Branding For President, Volume 1
'Tis the season for presidential campaigns to begin. After all, November 8, 2016 is less than 19 months away! You can almost smell the pandering in the air. Today I take a look at the first four candidates and how they're using graphic design to speak to their audiences.
Here we go, in alphabetical order...
Hillary Clinton's logo is certainly garnering the most passionate response. Reception has been decidedly mixed, but everyone seems to have an opinion of it. Notice now nobody's talking about Ted Cruz's or Rand Paul's logos. The buzz that Hillary's logo has generated (even the negative buzz) is good news for her campaign.
We've got a boring blocky and blue H with a big red arrow. What's going on here? Why are people making such a fuss? The big reason is that Hillary's logo is a pretty huge departure from most campaign logos (for better or worse). It's unabashedly flat and minimalist. Hell, it doesn't even have her name on it! Even on her web site, you have to scroll down to the copy to see the first mention of her name.
This was a gamble and I think it's paying off. The more this logo pops up on social media and news sites, the more it begins to stand on its own. She doesn't need her name on it, we all know who she is.
We can complain all we want about the Chromostereopsis effect that the gaudy red-on-blue shapes have on our eyes. We can sit here and laugh about the lunacy of a Democrat using a red arrow pointing to the right. We can scoff at the logo's childlike simplicity and compare it to the universal Hospital sign. But none of the criticism matters if the country is talking about it and that damn H is burned into our retinas.
Okay, moving on...
Here's the good news. It's a pretty nice font (not sure what it is, but it's very similar to Electra Bold). It's a serif font, which supports his conservative ideals, but it has a bit of a modern edge to it. The medium gray is pretty bland but I don't hate it. Overall, the typography is pretty good.
The trouble lies with the symbol flanking the text. Some see the shape as a drop of water. Most (myself included) see a flame, which is more likely—after all, Cruz's campaign motto is "Reigniting the Promise of America." The question becomes... if the symbol is indeed supposed to be a flame, why on earth would you make it an upside-down American flag? Ted doesn't seem like the flag-burning type.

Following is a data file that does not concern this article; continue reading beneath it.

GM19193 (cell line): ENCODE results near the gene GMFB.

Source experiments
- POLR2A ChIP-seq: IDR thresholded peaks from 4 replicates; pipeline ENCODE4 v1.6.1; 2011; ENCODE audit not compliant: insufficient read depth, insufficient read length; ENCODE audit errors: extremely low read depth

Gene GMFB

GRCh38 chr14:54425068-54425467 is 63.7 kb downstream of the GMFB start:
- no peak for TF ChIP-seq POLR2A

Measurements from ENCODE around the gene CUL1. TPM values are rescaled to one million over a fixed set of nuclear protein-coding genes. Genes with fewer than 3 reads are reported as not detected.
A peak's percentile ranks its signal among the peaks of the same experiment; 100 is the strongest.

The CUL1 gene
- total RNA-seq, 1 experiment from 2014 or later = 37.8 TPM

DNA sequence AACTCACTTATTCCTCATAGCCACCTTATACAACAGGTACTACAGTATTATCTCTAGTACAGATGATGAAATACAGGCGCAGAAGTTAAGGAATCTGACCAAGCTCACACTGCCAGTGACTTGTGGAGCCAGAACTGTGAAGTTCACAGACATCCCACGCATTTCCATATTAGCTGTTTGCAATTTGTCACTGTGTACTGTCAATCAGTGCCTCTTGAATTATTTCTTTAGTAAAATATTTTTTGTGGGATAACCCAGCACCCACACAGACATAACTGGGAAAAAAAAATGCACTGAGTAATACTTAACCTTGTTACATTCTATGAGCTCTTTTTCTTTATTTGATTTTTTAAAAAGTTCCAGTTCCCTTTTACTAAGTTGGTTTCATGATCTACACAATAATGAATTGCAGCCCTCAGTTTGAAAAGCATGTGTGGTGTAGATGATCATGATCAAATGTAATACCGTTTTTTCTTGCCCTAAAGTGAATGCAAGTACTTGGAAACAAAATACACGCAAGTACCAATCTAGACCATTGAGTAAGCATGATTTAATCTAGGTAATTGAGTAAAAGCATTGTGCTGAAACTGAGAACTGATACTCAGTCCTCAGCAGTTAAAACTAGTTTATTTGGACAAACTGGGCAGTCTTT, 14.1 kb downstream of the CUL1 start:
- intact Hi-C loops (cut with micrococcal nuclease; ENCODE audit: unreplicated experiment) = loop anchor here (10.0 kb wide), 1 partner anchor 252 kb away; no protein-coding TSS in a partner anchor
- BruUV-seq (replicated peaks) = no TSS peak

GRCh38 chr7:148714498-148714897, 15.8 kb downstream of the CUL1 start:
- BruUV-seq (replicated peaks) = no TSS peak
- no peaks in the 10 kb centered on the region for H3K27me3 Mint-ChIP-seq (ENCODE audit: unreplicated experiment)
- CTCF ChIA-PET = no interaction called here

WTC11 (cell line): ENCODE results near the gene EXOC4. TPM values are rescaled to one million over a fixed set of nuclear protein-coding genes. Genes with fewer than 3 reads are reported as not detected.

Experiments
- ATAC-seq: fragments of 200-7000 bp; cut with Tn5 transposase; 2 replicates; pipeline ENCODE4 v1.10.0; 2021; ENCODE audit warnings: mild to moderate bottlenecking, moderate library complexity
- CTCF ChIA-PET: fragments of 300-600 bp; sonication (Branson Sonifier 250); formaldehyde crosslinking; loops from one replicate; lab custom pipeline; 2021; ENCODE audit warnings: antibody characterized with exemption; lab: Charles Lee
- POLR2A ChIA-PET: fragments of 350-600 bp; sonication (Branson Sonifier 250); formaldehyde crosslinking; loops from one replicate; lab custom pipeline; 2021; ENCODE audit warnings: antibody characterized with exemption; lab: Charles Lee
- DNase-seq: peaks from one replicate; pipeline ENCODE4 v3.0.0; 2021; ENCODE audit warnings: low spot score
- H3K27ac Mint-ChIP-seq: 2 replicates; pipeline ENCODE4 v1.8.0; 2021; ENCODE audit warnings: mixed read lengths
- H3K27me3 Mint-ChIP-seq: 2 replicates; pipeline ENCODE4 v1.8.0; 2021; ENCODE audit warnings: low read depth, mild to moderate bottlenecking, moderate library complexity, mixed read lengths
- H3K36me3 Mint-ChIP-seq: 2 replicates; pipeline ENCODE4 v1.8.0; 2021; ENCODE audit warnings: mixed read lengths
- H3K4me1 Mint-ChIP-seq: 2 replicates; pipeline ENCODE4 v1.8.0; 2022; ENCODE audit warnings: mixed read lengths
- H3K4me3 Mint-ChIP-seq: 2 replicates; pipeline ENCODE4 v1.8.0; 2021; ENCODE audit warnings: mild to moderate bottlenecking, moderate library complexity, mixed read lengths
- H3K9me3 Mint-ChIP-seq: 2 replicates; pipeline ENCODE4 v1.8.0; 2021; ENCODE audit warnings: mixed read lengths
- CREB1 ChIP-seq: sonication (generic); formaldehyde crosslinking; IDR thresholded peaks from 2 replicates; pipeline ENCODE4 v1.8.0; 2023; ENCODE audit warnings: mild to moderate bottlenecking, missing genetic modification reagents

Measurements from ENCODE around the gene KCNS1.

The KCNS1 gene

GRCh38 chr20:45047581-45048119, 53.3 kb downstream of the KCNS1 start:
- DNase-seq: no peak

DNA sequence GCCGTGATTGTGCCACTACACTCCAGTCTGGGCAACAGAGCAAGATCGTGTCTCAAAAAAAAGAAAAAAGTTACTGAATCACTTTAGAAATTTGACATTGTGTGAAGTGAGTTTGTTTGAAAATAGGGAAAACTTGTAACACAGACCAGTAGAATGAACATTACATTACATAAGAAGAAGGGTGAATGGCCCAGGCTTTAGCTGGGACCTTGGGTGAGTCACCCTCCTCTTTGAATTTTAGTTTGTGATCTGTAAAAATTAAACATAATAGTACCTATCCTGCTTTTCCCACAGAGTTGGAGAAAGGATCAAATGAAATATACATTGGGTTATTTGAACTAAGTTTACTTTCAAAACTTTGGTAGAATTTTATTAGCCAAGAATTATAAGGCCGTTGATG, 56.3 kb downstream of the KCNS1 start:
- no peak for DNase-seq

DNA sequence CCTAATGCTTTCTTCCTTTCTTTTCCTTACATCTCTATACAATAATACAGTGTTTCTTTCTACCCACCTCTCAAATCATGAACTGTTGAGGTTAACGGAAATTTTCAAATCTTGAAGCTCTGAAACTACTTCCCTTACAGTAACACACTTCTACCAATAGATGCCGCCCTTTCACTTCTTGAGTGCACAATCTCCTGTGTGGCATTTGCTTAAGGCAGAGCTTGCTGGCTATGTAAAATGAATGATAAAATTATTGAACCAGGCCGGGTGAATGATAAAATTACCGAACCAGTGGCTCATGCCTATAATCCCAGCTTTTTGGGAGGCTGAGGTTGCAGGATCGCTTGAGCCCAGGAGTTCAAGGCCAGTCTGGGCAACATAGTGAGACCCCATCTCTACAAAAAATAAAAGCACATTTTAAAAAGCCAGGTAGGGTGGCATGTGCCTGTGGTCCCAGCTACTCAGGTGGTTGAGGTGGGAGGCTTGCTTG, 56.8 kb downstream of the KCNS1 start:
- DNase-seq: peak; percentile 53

Overall it's a pleasant enough logo to look at—the colors and shapes are very nice. But I have to question the thought process of turning the American flag into a flame.
Next up is Rand Paul. Bold and oblique, and all uppercase. First name only. There's a good bit to like about this one. It certainly projects strength and confidence and he's applying a nifty use of negative space between the A and the N for the handle of the torch. I like that he isn't bothering with the last name. "Rand" is unique enough to stand on its own ("Stand with Rand!").
The font (dangerously close to Obama's Gotham) is decidedly not conservative, perhaps indicating that Rand is his own man. It'll be interesting to see how that plays out to the conservative base.
I think the biggest letdown of this logo is the flame. It could certainly use a little tweaking to make it more... fiery? I don't know—I keep seeing the hairdo of Philip J. Fry. Further, the torch is reminiscent of a paintbrush dipped in red, giving the logo more of an art supply feel to it than a presidential candidate.
Finally, we come to Marco Rubio. This, in my opinion, is the worst of the bunch. It's just pure lazy. All lowercase geometric sans-serif (looks to me like Avant Garde Demi with a taller ascender and bad kerning). Trying desperately to be modern and trendy, he'd be better positioned to open up a furniture store than a presidential campaign. This will not appeal to his conservative base.
Oh, and he chooses to dot the i with the shape of our great country? That's just treasonous. Have some respect, man!
Add a Comment